After The Funeral: a Hercule Poirot mystery by Agatha Christie
Richard Abernathie’s death at 68 was not exactly unexpected, as he had been sick for a while. Still, his long-estranged (she married an artist. Not our sort, you know?) younger sister Cora manages to scandalize everyone when she says that it was murder. No one takes the idea seriously, until the day after Cora gets home from the funeral, when she is herself murdered, with a hatchet.
There’s no shortage of potential suspects, but no real motive. Cora wasn’t exactly wealthy, for all that she inherited a share of Richard’s estate. Of course, now that she’s dead, everyone else who inherited stands to gain a larger share. And if Richard was murdered it had to be a member of the family. Mr. Entwhistle, the family solicitor, has a friend, a certain M. Poirot. He’s mostly retired now, but he’d help out an old friend, wouldn’t he?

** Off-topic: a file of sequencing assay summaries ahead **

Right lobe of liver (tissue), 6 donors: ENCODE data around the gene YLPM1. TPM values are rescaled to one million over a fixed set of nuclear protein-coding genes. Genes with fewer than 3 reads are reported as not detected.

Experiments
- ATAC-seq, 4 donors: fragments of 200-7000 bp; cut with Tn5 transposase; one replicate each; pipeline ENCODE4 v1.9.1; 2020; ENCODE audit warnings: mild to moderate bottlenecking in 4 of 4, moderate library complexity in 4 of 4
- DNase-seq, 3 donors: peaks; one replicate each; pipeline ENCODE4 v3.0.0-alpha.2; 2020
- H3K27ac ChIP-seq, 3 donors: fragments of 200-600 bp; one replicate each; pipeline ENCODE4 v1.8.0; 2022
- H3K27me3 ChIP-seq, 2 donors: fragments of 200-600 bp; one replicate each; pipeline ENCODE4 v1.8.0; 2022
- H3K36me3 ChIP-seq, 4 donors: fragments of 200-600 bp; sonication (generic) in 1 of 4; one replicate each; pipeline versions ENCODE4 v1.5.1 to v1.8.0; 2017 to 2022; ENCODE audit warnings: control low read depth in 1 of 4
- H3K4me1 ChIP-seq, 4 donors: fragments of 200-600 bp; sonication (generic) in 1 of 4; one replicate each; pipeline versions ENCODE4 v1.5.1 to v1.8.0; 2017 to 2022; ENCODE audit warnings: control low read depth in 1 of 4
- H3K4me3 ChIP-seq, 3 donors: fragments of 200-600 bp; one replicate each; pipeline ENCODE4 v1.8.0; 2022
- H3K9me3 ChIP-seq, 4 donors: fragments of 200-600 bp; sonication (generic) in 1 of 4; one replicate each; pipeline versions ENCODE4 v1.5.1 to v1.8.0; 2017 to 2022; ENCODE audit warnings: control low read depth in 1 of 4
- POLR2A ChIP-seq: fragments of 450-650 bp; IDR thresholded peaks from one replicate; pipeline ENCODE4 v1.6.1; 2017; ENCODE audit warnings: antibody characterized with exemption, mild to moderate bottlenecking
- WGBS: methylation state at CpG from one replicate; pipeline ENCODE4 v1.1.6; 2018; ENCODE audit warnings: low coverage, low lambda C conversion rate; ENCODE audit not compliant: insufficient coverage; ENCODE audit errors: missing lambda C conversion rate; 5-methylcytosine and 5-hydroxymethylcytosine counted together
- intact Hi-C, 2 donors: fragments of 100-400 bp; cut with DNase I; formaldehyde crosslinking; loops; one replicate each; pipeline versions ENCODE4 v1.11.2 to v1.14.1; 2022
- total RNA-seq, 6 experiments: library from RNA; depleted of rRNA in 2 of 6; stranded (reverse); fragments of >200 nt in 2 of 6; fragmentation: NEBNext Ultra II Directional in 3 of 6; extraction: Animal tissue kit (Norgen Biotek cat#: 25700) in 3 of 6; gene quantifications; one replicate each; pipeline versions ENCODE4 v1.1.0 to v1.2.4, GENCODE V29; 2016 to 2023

This is late-period Poirot, 1953. It is over 80 pages before the detective himself appears, and almost 150 pages before we see him detecting. The reveal, when it comes, is unexpected but not unhinted-at; as with many stories it will have you looking back and going, “Oh, so that’s why . . .”. And it makes sense. And Christie, again, doesn’t cheat to get there.